New Lake Ontario plan could submerge Sodus Point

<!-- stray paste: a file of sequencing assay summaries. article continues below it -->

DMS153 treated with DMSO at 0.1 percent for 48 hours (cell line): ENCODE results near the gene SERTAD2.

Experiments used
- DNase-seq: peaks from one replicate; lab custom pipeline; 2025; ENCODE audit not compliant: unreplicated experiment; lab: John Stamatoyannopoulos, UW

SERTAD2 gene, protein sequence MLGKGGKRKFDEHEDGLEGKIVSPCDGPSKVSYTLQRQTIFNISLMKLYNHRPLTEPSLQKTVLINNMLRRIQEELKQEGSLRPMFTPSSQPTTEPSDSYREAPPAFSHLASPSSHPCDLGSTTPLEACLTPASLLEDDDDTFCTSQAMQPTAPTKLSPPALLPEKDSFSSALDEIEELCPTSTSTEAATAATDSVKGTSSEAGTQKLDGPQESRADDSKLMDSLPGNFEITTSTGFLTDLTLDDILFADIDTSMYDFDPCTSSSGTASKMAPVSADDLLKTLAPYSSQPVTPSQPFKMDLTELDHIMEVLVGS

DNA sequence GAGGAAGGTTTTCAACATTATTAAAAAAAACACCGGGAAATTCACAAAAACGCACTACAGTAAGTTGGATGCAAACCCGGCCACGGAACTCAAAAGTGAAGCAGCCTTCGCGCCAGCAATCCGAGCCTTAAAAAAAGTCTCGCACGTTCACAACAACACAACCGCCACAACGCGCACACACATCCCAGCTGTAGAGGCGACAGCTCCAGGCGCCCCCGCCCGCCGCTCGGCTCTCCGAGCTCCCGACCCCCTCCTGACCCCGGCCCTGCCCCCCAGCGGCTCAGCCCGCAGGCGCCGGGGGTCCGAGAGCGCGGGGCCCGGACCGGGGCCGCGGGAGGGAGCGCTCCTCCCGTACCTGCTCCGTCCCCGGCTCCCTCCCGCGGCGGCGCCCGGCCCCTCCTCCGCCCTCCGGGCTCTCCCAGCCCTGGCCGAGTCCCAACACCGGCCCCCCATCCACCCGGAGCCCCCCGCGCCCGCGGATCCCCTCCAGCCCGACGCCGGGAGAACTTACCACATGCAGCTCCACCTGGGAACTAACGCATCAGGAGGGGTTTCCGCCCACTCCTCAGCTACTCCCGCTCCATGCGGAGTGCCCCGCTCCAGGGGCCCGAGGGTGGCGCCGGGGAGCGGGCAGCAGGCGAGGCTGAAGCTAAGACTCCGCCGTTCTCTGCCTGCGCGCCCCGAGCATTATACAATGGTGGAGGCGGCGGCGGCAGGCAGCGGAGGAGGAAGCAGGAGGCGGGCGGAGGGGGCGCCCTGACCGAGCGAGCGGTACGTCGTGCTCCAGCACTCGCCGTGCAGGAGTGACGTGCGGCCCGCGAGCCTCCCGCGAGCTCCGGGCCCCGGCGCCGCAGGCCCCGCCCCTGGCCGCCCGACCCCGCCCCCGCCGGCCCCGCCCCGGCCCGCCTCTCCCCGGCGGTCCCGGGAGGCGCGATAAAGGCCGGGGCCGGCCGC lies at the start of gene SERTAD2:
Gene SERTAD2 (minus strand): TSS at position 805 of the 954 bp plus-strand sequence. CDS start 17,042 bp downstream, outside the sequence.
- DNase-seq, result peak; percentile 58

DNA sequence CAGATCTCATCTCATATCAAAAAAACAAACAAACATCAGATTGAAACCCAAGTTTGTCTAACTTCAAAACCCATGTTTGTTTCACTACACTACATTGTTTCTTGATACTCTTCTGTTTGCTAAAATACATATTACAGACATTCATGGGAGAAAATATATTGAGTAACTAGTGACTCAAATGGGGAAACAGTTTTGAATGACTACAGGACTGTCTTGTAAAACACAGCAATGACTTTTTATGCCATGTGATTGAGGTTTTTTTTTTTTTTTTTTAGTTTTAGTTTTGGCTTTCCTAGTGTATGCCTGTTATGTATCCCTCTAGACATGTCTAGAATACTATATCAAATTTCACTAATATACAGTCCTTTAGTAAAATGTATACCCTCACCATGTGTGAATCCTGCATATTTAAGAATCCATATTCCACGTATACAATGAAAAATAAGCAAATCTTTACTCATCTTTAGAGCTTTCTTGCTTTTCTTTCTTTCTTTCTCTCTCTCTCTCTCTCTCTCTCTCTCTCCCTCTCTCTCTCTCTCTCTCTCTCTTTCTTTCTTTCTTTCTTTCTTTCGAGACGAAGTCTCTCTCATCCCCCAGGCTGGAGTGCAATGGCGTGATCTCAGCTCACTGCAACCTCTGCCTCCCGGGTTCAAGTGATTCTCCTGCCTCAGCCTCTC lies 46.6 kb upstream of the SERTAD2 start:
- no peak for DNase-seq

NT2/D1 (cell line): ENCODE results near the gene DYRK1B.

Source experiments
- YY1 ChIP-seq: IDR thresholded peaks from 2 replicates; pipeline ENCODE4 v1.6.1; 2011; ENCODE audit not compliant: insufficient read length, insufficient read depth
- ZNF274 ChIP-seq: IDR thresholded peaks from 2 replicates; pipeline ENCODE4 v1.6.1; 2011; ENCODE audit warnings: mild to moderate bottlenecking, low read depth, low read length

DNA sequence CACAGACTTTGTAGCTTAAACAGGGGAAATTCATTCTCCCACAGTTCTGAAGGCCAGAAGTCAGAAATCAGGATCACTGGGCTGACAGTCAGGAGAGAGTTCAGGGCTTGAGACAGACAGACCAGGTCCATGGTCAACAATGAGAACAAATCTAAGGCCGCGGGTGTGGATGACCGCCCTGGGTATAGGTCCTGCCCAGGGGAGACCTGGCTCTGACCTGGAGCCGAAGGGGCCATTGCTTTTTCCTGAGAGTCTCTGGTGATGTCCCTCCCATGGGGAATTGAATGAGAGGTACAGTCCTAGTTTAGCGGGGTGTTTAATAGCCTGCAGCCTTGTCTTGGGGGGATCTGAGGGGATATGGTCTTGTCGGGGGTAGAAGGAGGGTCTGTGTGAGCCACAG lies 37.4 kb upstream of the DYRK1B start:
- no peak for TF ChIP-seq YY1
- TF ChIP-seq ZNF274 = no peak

The International Joint Commission’s “Lake Ontario – St. Lawrence River Plan 2014” will trigger a man-made disaster of catastrophic physical and economic impact for Cayuga, Oswego and Wayne counties, as well as all of the counties on the lake’s south shore. Assemblyman Bob Oaks has joined with Senator Mike Nozzolio and other state representatives, calling on the area’s federal representatives to oppose plans changing the way Lake Ontario water levels are regulated. Oaks explains more below…In letters to United States Congresswoman Louise Slaughter, Congressman Dan Maffei, United States Senators Kirsten Gillibrand and Charles Schumer, we strongly urged them to oppose any action on the International Joint Commission (IJC)’s Lake Ontario – St. Lawrence River Plan 2014, until measures are taken to protect the properties of those who have homes and businesses along the Lake Ontario shoreline. We also wrote directly to Lana Pollack, United States Delegation Chairwoman of the International Joint Commission, sharing our opposition to PLAN 2014.Sodus Point in June 1973 after Hurricane Agnes. The water level was 248.4 feet. Plan 2014 has a trigger of 248.13 feet. requiring the IJC to act on behalf of the south shore communities to reduce the water at only about 3 inches below this level.I stressed that implementation of Plan 2014 would break a 50 year contract that existed between the federal government and the counties, communities, residents and business owners along the south shore of Lake Ontario. Increased flooding and damage to the shoreline would ultimately create economic losses that would be a disaster for local communities. Implementing such a plan would be reckless. I am working with Senator Michael Nozzolio and local supervisors and mayors to do all we can to stop this plan from being implemented.Senator Nozzolio indicated “the sustained high levels of water called for in PLAN 2014 will result in drastically increased erosion damage to the shoreline. It will create problems in our local water and sewage treatment plants and damage our roads and highways, thus forcing town and county taxpayers to assume additional tax burden. The policy changes suggested during periods of high water could also submerge the main business and recreation districts in low lying communities like the Village of Sodus Point and other towns and villages along the Lake Ontario shoreline.”The proposed regulations would allow water levels in Lake Ontario to consistently fluctuate outside the parameters that have been in place for more than 50 years, causing the loss of shoreline, erosion damage to property and flooding in lakefront areas of Wayne, Cayuga and Oswego counties and all of the south shore. PLAN 2014 is slightly revised version of the IJC’s BV7 Plan, which was widely criticized by lakefront homeowners, businesses and municipalities.What is the International Joint Commission? The IJC is guided by the Boundary Waters Treaty, agreed to and signed by the United States and Canada in 1909. The commission is comprised of three members from each country. The commission’s two main responsibilities are to: 1) regulate shared water uses of the Great Lakes and other shared water bodies; and 2) investigate transboundary issues and recommend solutions. The IJC has been conducting a study of Lake Ontario and the surrounding area for 14 years. They have stated that Plan 2014 is the “preferred option” for Lake Ontario.In an era when emergency efforts have been required from New York State and the federal government in response to epic storms hitting our state, why would the International Joint Commission recommend a policy that will assure cataclysmic damage along the south shore of Lake Ontario? The impetus for a change in the water level plan has been driven by environmental concerns that are hopeful of improving the health of the lake. They would like to return to the pre-1958 natural high and low water levels that preceded the building of the St. Lawrence Seaway and Moses Saunders Power Dam at Messena, N.Y. Though a laudable goal, the IJC plan does not assure the environmental goals will be achieved and at the same time, does assure there will be significant damage and destruction to lakefront residences, businesses and adjacent property.The IJC plan estimates there will be an average of $2.2 million in damage per year. However, most people believe that is a gross underestimation which does not include the loss of business or any damage that will be incurred along shorelines of the bays and inlets off Lake Ontario. Recent research by Wayne County shows that the economic impact would not just be to the lake or bayside communities — it would extend to all areas of the county.The total value of the Lake Ontario lakefront properties is more than $405 million or 8.7 percent of the total taxable real property value in Wayne County. When these properties are subject to higher water levels under the new guidelines, the likelihood of damage will be increased exponentially. Wayne County estimates Huron town taxes could increase 29.9 percent, Wolcott 11.97 percent and Sodus 10.1 percent. Subsequent declines in recreational boating and fishing are estimated to result in an a $735,000 loss in sales tax revenue for the county.These lost revenues will mean a shift in higher property taxes to all of Wayne County communities.Although the IJC recommends Plan 2014 as the “preferred option” for Lake Ontario, the IJC does not address mitigation for current property owners or communities along Lake Ontario. Their study alludes to an annual average cost of $2.2 million from damage but most people believe this is a gross understatement of the actual damage that will be caused by the new plan. The study also ignores the damage that will be incurred to the properties on the shorelines of the numerous bays and inlets off Lake Ontario.Some advocates of Plan 2014 suggest the lake environmental concerns trump those of the property owners and they have built at their own risk, much like those who continue to rebuild in the Mississippi flood plains. These lakefront property owners’ situation is much different. Government policy created the current water level parameters allowed, and even encouraged property owners to build and develop within these parameters. For government to break their contract with property owners and communities after more than 50 years — is government at its worst.Rod Lowe of Greece, Monroe County, recently submitted an essay to the Rochester Democrat and Chronicle which makes some excellent points on the subject. You can read the essay by clicking Rochester Democrat and Chronicle.Senator Nozzolio and I agree a moratorium on the development of any future proposals by the IJC is needed until a thorough, objective and all inclusive analysis of the potential economic damages to tourism, recreation, business and homes along the south shore of Lake Ontario, can be undertaken. As New York State legislators representing the many communities that are directly affected by the water levels of Lake Ontario, we remain strongly opposed to the IJC’s proposed plan to regulate the water levels along Lake Ontario and the St. Lawrence Seaway. We are urging the IJC and our federal representatives to scrap the current plan and start again using the information and personal testimony from the individuals and business owners who live and work in the areas most affected by this plan.We are urging you to contact your federal representatives and share our concern about the International Joint Commission’s Lake Ontario – St. Lawrence River Plan 2014, which was recently recommended to the federal government for approval.